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| January 17, 2019

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Brighton Labour Councillor Quits Role After Receiving Death Threats

Brighton Labour Councillor Quits Role After Receiving Death Threats
Jack Mitchell-Charman
Karen Barford will stand down next May.

A local Labour councillor will quit her role following a wave of abuse.

Karen Barford is a councillor for Brighton’s Queen’s Park ward.

Upon announcing her resignation, she stated that: “It will not be a surprise to some that one of my key deciding factors is the level of personal abuse and threats to my safety while carrying out my role as councillor.”

“This has caused a great deal of stress and concern, not only to me but to my family and friends.”

Barford received a series of threats via phone, email and in person.

She has commended local officials, however, stating that “the council has been great at offering advice and support. They risk-assessed my home, previous workplace and car, plus offering advice for community work. They also gave me access to their 24-hour security if I ever needed it.

Despite this, her former colleague and current Kemptown Labour MP, Lloyd Russell-Moyle, spoke of the need for improvement: “I hope Brighton and Hove police will review how they protect councillors in future.”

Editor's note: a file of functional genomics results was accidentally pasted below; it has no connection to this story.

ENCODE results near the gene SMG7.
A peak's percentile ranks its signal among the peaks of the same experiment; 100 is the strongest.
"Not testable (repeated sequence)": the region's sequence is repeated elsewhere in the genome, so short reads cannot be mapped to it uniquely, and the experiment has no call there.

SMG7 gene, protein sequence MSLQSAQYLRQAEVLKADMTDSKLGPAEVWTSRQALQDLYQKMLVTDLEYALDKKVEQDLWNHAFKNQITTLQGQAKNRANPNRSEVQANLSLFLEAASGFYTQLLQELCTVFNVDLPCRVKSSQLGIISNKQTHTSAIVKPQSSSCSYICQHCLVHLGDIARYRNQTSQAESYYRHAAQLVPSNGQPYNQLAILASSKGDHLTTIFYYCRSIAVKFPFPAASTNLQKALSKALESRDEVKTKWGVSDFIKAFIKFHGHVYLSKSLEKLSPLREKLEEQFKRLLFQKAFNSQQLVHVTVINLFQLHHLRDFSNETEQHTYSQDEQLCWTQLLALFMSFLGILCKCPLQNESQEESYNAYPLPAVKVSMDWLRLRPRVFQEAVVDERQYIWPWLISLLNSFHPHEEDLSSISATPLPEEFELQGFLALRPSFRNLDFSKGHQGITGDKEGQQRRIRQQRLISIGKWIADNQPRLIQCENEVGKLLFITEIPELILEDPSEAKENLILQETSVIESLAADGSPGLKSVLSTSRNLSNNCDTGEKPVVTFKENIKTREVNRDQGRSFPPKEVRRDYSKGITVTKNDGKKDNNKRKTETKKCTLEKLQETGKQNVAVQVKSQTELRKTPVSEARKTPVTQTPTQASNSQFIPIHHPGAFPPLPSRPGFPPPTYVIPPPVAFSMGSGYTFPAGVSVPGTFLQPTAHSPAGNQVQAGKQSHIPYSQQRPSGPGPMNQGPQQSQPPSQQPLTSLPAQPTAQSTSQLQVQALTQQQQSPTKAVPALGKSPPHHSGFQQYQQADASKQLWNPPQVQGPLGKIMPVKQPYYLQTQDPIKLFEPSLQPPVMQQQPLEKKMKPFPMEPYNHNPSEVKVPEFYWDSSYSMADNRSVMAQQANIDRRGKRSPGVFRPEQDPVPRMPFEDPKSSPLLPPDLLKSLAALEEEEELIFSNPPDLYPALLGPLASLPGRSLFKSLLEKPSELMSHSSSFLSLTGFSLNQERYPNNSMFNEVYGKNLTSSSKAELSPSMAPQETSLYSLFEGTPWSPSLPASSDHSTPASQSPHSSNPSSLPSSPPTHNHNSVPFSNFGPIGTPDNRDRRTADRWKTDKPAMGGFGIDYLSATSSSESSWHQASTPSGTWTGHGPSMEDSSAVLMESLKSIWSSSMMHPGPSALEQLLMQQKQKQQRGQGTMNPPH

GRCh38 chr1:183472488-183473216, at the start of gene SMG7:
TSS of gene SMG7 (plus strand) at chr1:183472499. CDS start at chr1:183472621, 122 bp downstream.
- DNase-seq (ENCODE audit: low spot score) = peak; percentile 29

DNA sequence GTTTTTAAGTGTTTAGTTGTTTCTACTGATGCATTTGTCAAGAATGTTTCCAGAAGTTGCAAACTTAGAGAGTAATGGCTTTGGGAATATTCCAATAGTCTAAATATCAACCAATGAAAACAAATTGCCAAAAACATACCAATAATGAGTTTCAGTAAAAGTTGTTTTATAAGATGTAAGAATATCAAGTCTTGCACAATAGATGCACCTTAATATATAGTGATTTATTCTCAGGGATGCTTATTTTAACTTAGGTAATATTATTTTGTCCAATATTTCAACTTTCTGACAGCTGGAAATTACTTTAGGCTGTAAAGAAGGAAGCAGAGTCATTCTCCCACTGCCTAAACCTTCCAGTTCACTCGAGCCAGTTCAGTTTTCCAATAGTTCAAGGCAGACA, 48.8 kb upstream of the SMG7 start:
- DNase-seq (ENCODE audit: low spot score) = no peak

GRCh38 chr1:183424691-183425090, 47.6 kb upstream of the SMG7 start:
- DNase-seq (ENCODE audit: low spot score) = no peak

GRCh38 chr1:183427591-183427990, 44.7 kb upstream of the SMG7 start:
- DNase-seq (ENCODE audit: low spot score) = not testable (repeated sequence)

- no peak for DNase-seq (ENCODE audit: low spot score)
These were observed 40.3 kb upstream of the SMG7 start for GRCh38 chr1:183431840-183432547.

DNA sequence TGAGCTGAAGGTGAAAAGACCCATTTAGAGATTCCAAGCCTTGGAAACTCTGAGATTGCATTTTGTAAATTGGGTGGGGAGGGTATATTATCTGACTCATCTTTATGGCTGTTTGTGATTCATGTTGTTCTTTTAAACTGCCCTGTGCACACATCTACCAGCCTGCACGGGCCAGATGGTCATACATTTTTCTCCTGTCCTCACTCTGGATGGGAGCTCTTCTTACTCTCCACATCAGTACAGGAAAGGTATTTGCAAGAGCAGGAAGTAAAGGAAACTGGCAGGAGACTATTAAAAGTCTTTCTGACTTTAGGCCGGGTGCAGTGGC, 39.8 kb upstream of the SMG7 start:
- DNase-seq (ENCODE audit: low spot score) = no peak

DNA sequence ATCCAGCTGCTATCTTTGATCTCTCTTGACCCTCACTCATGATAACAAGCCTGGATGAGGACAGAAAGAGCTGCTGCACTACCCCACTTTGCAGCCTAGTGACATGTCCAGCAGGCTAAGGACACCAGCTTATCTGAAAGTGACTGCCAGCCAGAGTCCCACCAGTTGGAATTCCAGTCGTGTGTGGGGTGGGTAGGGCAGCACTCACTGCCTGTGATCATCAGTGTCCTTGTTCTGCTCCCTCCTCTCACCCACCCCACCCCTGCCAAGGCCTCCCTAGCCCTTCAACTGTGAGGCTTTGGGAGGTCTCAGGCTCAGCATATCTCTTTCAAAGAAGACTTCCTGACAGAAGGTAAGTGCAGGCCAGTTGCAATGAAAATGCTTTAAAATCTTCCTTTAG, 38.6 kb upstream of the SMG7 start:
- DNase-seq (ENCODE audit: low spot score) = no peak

As well as Moyle, Daniel Yates, new Labour leader of Brighton and Hove City Council, condemned the horrific abuse. He called it: “a black day in the history of our city”.

Barford represents just one of nine Labour councillors currently standing down next May. There are just 22, and the final number could rise as candidate selections commence.

Despite the abuse she received, Barford still thanked those she represented: “I must add that the huge majority of residents have been very supportive and respectful towards me and my fellow councillors. I will miss very much being able to represent their voices to make positive change in their lives and their communities.”

She also remains devoted to the cause of her party, despite her resignation: “I will remain a committed member of the Labour Party, supportive of its leadership and manifesto at a national and local level.”

A global survey undertaken in March revealed staggering levels of abuse directed at female politicians.

It found that “44% of those surveyed said they had faced abuse or violence.”

Barford’s resignation is symptomatic of the continued discrimination females face in modern society, even in a city as progressive as Brighton.


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